Downhill skiers require skis, ski bindings, ski boots, and ski poles. Many skiers also wear a ski helmet, goggles, a jacket, pants, gloves, and socks for warmth and safety.
Here's a list of the equipment you will need for downhill skiing, plus advice how to choose the best ski gear.
List of Downhill Skiing Equipment
Skis: Unlike cross-country skis, downhill skis have heel and toe bindings. Downhill skis can vary in material, length, and general structure. The type of skis you buy depend on the type of skiing you prefer to do. Those who ski on fresh powder benefit from wider skis. Longer skis also help with turning while skiing fast, as in racing. Shorter skis help one to change direction and curve at slower speeds. Shorter skis are therefore recommended for new and/or cautious skiers.
Ski Bindings: Bindings attach your boot to the ski, so getting the right bindings is essential for safety. Some skis come with factory installed "rails" which allow only certain bindings to attach, but other skis are sold "flat" or without mountain rails and you will have to buy bindings separately. Ask a retailer for assistance before purchasing ski bindings.
Ski Boots: Ski boots have a rigid outside and a soft interior; they attach to ski bindings at the toe and heel. When purchasing a pair of ski boots, select a pair that fit snugly; over time, the foam interior will "pack out" and give your feet more room. Ski boots are measured using the Mondopoint system; if you are unsure of size, ask a retailer to assist you.
Ski Poles: Skiers use ski poles to improve balance and help control speed. When buying alpine ski poles, hold the poles upside-down, and hold each pole by the point and above the basket (the circular object towards the end of the pole). If the poles fit, your elbow should form a 90 degree angle.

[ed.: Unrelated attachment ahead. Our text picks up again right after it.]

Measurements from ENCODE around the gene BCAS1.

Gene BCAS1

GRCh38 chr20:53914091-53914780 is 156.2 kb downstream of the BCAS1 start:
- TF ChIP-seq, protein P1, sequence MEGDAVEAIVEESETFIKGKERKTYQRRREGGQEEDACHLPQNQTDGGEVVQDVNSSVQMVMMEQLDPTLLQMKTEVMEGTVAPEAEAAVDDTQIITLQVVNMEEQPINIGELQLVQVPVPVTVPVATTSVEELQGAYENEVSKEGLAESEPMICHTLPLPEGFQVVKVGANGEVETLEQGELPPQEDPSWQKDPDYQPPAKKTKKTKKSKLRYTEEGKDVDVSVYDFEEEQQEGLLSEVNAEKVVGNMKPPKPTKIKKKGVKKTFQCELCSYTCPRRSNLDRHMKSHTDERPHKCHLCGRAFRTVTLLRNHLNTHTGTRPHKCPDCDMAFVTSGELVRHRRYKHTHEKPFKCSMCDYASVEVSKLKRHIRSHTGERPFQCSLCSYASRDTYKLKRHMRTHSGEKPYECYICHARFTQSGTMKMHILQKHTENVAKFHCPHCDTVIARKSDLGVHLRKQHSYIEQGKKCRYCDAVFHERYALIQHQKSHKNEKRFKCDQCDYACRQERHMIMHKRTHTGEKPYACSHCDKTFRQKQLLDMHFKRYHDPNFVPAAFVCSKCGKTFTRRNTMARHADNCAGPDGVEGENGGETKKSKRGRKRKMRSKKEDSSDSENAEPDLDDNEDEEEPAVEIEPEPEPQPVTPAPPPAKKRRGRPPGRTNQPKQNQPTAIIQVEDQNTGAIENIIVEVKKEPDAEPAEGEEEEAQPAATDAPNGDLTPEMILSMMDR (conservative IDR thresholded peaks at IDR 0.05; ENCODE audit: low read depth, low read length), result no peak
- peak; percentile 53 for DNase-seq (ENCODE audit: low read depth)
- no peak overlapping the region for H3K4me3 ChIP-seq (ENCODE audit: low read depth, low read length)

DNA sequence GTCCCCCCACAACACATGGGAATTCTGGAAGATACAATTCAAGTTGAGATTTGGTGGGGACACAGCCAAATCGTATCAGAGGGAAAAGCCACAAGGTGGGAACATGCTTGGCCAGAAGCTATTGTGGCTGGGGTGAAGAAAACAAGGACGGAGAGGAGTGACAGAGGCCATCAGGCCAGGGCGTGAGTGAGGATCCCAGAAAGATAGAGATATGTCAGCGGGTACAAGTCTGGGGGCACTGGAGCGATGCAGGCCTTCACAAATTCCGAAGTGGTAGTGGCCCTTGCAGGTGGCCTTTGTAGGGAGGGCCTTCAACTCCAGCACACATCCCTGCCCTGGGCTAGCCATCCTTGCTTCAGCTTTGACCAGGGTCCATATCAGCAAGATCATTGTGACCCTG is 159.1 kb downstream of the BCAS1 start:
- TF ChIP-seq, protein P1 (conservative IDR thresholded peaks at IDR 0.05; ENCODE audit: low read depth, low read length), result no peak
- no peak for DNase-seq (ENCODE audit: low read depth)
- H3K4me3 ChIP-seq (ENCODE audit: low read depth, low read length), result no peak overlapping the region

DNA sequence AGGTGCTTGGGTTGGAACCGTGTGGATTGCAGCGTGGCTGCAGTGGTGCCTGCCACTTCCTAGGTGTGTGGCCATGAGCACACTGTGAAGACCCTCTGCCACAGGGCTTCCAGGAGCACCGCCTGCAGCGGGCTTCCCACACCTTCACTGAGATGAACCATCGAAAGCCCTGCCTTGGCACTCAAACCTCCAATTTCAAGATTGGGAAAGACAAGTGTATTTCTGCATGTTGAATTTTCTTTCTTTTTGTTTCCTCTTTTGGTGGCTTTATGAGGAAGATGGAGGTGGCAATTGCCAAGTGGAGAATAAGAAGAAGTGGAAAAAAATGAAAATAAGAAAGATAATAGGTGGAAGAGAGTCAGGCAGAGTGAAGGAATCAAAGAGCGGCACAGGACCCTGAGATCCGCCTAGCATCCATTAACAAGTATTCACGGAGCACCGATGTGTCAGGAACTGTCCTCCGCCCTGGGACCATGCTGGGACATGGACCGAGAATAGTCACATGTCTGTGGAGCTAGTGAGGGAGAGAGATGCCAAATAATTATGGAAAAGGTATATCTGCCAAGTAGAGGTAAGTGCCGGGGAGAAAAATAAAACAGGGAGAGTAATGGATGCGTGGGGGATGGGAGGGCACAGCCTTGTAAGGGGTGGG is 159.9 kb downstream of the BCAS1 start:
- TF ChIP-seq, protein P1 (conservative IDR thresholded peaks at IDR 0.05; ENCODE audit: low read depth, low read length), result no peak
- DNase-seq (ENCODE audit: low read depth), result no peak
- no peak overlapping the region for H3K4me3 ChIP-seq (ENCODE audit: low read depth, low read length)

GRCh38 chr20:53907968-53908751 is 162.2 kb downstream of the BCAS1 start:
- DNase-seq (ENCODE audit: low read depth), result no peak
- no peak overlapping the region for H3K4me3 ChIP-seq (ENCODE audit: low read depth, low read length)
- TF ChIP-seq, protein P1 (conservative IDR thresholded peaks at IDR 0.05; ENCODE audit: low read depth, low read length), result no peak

Ski Goggles: Goggles are essential for protecting your eyes from the sun, snow, and ice, and for improving visibility. Different lens colors provide different levels of protection and ranges of vision, so make sure to select a pair of goggles that is ideal for the weather and type of skiing you are doing.
Ski Helmet: Increasingly, skiers choose to wear helmets to protect against head trauma. Helmets are particularly valuable when skiing in a rocky or wooded area.
Ski Gloves: Waterproof gloves (or mittens) protect your hands from the cold and snow. You may choose to buy gloves with a removable lining for warmer weather.
Ski Pants: Waterproof ski pants protect you from wind and snow. Make sure your pants will fit snugly over your boots.
Ski Hat: A ski hat (a beanie, headband, or other covering) keeps your head warm and dry on the slopes. When choosing a hat, be sure to get a helmet liner to wera under your helmet and save the fashionable hat for when you're taking a break or for apres-ski.
Ski Jacket: A waterproof jacket protects you from wind and snow. You may choose to buy a jacket with a removable liner for warm-weather skiing.
Ski Socks: Purchase ski socks to keep your feet comfortable and dry, and to give your feet the ability to feel the balance of your ski boots and bindings.